The national nutrition surveillance system (NNSS) of Afghanistan consists of surveys (national nutrition surveys (NNS); demographic and health surveys (DHS); Afghanistan household surveys (AHS); SMART surveys; and localised surveys) and the Health Management Information System (HMIS). Since 2013, the World Health Organization (WHO) and UNICEF, funded by Global Affairs Canada (GAC), have jointly supported the Ministry of Public Health (MoPH) Public Nutrition Directorate (PND) in establishing a health facility-based nutrition surveillance (sentinel) system, complemented by community-based surveillance data, to address the lack of a nutrition early warning system (EWS) and limited collection of nutrition data by the HMIS. This article shares lessons learned in the development of a nutrition surveillance system in an emergency context where data needs are high due to the dynamic nature of the humanitarian situation and the requirement of near-to-real-time modelling of vulnerability to target interventions to those in most need.
The primary objective of the intervention was to monitor nutrition trends in the country to serve as an EWS. Specifically, the system was established to collect information on child anthropometry, infant and young child feeding (IYCF) and maternal nutrition status through the existing health system, to understand the nutrition trends in the country and to provide early warning on any potential malnutrition problems requiring action. Ultimately, the intervention intends to contribute towards mothers and children receiving essential nutrition services that contribute to improvement of nutrition status.
Coverage of the sentinel nutrition surveillance system
The sentinel site system consists of two levels: (i) health facility sites (n = 175); and (ii) community sentinel sites (n = 868). Sites were selected by convenience in all 34 provinces through participatory involvement of key stakeholders. Accessibility was a key consideration due to insecurity risks, although whenever possible hard-to-reach areas were considered for inclusion. Health facilities in Afghanistan consist (in ascending order) of: health posts (community level), sub-health centres, basic health centres, comprehensive health centers, district hospitals and provincial hospitals. The total number of health facilities in the country is approximately 2,865. There are 15,855 active health posts. Maternity services are provided in all health facilities except health posts; currently 1,454 facilities provide maternity services.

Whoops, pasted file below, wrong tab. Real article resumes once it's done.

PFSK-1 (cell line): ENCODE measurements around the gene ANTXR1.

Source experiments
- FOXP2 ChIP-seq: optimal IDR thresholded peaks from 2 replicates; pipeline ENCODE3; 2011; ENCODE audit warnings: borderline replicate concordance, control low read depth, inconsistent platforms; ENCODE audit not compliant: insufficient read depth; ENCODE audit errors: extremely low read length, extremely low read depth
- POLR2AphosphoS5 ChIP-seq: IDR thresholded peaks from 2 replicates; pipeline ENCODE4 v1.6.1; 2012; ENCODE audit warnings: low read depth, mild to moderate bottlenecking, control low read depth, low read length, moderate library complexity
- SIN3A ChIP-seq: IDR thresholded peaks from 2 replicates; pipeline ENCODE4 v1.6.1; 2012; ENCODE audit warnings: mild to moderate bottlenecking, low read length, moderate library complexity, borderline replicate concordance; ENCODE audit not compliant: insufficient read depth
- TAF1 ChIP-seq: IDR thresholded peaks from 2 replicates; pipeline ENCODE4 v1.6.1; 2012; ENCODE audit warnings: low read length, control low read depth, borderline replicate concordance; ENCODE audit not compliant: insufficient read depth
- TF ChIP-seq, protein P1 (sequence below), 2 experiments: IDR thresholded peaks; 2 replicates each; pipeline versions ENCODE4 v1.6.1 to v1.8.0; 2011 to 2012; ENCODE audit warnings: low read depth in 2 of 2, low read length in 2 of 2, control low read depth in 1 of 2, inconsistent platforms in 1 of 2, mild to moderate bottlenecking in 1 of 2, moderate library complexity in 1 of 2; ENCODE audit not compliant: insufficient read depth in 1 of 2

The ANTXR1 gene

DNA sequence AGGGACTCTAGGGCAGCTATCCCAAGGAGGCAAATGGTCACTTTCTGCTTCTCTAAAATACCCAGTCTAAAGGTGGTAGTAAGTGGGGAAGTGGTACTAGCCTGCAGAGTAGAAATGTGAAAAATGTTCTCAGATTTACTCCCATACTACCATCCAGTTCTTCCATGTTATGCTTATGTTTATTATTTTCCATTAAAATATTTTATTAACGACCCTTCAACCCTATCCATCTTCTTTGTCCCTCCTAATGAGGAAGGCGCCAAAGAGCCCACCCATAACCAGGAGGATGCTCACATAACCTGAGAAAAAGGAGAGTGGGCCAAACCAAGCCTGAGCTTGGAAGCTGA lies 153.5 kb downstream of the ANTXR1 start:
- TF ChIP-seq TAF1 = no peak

Under the sentinel system, anthropometric data are collected from a random sample of children under two years old as they visit health facilities (basic healthcare, comprehensive, district and provincial facilities). Every third child is selected until a target sample (minimum 150 per quarter per heath facility) is reached, and then assessed against anthropometric indices. For maternal indicators, a random sample of pregnant women visiting the particular health facility for the first time (first ANC contact) in the current pregnancy have blood samples taken and Hb measured; four to five mothers are selected randomly per day. Table 1 describes the nutrition indicators collected in the sample population. Emergency nutrition assessment (ENA) software is used to analyse anthropometric indicators against indices. Data are collected daily until targets are reached, after which they are sent for data entry on a monthly basis. Reporting is conducted quarterly.
Table 1. Indicators collected through the sentinel nutrition surveillance system
Investment at sentinel sites
Before starting data collection, training on surveillance principles and techniques is conducted for facility personnel. A two-day training detailing the principles of growth assessment, surveillance and reporting is conducted for health workers from each site. Training is more detailed for workers from health facilities as they conduct more in-depth assessments, while community health workers (CHWs) develop more basic skills in measuring mid-upper arm circumference (MUAC) and interpreting results. Health facilities are provided with equipment for conducting the assessments (scales, height boards and hemoCues for Hb measurement) as well as reporting forms while community sites receive MUAC tapes and registers. The reporting forms were developed from existing mother and child health registers, modified to collect additional nutrition surveillance data. Regular support visits and on-the-job mentoring is provided by WHO-recruited field officers and government-recruited nutrition officers. Replenishing of surveillance equipment and registers is initially done through project funds and then gradually taken up by the respective implementers of the health services across the sentinel sites.